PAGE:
The Padua Inventory (PI) is a measure of obsessive-compulsive phenomena, which is used in clinical and research settings. One reason for the PI's growing acceptance is the emergence of a good deal of evidence supporting the adequacy of its reliability, convergent validity, and evidence supporting the stability of its factor structure. However, there have been some concerns about its discriminant validity. The use of the PI in Australia has been limited by the lack of local normative data and information about its psychometric properties. The cross-national validation of the PI has both theoretical and practical implications, and could add further evidence for its adequacy as a measure of obsessive-compulsive phenomena. Results from the present study found that the PI exhibited a similar but not identical factor structure compared to previous studies, consistently good reliability, adequate convergent validity, and differences in normative data compared with previous studies. Overall, while one may not necessarily assume the generalisability of normative data across different cultural contexts, there is a good deal of consistency in the psychometric properties of the PI. However, there is a need to further demonstrate the PI's discriminant validity, particularly for the “Urges and Worries” subscale.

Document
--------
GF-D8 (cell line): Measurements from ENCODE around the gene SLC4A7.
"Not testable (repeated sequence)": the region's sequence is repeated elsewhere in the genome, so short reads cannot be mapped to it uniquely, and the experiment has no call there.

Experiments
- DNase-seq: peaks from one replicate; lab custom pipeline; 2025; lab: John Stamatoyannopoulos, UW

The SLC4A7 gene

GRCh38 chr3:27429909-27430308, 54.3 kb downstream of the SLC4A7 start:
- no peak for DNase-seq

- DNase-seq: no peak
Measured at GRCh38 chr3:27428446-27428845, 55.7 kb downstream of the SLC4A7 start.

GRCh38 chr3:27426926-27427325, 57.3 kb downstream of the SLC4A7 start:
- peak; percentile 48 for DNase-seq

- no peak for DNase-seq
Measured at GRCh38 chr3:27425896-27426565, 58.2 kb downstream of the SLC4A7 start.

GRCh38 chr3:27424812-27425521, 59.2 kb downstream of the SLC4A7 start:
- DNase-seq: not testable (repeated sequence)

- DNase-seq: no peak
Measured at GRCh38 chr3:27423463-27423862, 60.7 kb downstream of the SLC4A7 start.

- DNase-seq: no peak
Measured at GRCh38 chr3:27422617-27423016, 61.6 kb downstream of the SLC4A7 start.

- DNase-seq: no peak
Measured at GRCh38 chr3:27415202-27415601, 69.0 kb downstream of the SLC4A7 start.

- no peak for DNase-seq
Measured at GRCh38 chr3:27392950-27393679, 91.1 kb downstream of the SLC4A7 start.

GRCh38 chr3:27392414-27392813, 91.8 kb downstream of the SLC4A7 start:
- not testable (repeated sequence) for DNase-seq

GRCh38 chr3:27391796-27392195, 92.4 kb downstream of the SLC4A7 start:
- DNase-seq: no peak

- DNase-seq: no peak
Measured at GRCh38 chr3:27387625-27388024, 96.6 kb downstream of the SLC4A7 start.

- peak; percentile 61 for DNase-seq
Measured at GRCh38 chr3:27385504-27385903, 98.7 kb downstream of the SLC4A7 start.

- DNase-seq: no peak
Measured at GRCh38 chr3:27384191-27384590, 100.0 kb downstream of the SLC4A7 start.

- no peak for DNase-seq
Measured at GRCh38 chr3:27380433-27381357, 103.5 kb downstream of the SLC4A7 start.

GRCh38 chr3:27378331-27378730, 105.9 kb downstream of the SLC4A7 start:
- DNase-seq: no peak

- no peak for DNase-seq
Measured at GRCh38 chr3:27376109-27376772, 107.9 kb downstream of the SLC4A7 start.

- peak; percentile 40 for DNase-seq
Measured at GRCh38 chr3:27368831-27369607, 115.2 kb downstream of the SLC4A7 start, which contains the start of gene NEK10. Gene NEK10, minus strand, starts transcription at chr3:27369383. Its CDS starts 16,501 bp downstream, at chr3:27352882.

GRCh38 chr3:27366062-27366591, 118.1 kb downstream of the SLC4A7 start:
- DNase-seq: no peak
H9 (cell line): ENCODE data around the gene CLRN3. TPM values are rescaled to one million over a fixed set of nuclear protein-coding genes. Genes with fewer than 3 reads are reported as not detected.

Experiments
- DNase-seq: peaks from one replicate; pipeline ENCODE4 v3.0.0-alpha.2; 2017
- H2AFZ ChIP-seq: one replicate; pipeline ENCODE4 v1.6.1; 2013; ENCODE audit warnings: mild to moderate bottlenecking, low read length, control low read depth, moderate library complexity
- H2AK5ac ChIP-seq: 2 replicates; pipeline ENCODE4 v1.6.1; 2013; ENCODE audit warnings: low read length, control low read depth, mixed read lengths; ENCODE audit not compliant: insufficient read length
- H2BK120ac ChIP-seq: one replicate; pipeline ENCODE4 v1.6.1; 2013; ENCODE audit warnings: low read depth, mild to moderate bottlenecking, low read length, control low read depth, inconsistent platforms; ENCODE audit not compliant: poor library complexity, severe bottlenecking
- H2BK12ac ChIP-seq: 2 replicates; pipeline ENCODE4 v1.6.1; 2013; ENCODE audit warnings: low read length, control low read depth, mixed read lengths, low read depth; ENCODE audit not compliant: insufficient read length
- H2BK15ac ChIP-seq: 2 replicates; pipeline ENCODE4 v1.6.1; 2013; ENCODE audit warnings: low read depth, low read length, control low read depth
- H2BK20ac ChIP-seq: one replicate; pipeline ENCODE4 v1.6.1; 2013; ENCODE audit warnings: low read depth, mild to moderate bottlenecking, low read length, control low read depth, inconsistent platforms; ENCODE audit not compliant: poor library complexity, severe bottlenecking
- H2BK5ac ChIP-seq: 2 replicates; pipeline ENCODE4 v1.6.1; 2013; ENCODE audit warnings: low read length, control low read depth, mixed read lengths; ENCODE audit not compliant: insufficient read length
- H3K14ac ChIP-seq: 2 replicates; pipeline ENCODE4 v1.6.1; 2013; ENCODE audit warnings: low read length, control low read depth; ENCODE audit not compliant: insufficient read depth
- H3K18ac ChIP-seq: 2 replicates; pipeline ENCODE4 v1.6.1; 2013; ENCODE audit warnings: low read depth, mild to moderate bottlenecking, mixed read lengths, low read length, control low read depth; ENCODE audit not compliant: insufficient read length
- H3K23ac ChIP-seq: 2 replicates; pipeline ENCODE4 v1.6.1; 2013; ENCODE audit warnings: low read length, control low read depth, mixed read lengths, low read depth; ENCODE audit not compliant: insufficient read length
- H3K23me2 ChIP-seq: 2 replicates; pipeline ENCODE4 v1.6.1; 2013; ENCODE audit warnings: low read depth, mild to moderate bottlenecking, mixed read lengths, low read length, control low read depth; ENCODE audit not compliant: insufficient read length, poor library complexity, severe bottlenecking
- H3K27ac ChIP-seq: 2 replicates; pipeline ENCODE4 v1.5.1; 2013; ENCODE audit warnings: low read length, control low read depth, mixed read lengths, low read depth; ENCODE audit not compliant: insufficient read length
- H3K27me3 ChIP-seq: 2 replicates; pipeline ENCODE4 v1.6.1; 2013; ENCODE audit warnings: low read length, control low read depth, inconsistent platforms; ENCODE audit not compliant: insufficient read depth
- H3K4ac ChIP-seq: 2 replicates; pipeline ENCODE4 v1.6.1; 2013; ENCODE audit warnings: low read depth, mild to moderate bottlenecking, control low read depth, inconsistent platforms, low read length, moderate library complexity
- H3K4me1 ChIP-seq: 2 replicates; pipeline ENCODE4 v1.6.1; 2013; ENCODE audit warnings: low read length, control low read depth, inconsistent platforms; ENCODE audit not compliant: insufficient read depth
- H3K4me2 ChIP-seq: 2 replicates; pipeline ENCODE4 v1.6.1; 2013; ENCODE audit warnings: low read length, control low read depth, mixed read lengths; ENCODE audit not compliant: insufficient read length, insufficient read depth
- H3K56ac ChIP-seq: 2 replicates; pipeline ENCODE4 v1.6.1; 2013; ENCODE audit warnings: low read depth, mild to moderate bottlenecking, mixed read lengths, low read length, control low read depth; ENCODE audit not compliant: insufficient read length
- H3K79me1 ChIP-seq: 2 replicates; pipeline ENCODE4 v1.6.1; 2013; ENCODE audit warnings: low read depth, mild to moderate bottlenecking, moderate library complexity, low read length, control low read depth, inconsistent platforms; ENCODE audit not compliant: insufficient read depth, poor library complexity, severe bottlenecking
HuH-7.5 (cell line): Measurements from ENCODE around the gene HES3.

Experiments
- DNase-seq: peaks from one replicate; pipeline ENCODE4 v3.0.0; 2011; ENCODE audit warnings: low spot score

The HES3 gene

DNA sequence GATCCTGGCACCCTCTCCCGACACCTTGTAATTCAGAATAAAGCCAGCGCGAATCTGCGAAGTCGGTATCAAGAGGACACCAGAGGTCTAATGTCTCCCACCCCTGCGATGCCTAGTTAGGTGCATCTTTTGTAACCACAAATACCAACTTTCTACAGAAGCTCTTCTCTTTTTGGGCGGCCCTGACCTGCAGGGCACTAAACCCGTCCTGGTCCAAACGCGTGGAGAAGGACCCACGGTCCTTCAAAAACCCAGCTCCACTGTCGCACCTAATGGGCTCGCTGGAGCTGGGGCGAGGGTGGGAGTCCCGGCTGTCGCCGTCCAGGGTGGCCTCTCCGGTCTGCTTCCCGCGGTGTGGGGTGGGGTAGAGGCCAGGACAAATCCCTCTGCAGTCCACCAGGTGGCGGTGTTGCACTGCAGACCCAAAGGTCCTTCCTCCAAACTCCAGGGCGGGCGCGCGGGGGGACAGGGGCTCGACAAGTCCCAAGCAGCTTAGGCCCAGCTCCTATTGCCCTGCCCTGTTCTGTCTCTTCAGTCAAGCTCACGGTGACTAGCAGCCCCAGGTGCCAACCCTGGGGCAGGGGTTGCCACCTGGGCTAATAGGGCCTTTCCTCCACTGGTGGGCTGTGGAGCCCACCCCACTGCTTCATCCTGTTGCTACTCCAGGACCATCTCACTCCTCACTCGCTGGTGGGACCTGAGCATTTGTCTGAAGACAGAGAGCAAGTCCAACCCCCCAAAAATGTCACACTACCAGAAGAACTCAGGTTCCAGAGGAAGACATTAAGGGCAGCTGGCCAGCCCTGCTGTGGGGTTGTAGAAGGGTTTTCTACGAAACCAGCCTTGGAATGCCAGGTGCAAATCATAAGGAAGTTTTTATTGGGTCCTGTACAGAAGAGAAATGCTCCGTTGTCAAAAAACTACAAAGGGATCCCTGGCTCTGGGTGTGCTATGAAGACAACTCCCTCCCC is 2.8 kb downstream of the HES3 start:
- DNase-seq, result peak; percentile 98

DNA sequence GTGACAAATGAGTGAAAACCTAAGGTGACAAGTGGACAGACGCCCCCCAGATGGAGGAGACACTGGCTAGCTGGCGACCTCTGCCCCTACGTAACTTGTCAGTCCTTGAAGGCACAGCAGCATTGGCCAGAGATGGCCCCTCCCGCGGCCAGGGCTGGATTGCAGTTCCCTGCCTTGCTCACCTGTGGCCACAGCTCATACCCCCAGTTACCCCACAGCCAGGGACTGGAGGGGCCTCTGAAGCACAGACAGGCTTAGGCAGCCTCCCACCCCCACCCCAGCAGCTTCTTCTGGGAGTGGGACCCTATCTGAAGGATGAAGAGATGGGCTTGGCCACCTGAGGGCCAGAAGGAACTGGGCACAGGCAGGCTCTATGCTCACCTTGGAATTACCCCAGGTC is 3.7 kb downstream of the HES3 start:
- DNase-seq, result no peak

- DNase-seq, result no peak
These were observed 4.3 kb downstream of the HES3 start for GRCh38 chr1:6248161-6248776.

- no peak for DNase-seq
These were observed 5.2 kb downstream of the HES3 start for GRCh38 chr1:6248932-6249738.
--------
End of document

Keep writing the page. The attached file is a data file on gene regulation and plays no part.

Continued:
Behaviour Research and Therapy – Elsevier
Published: Jan 1, 1996
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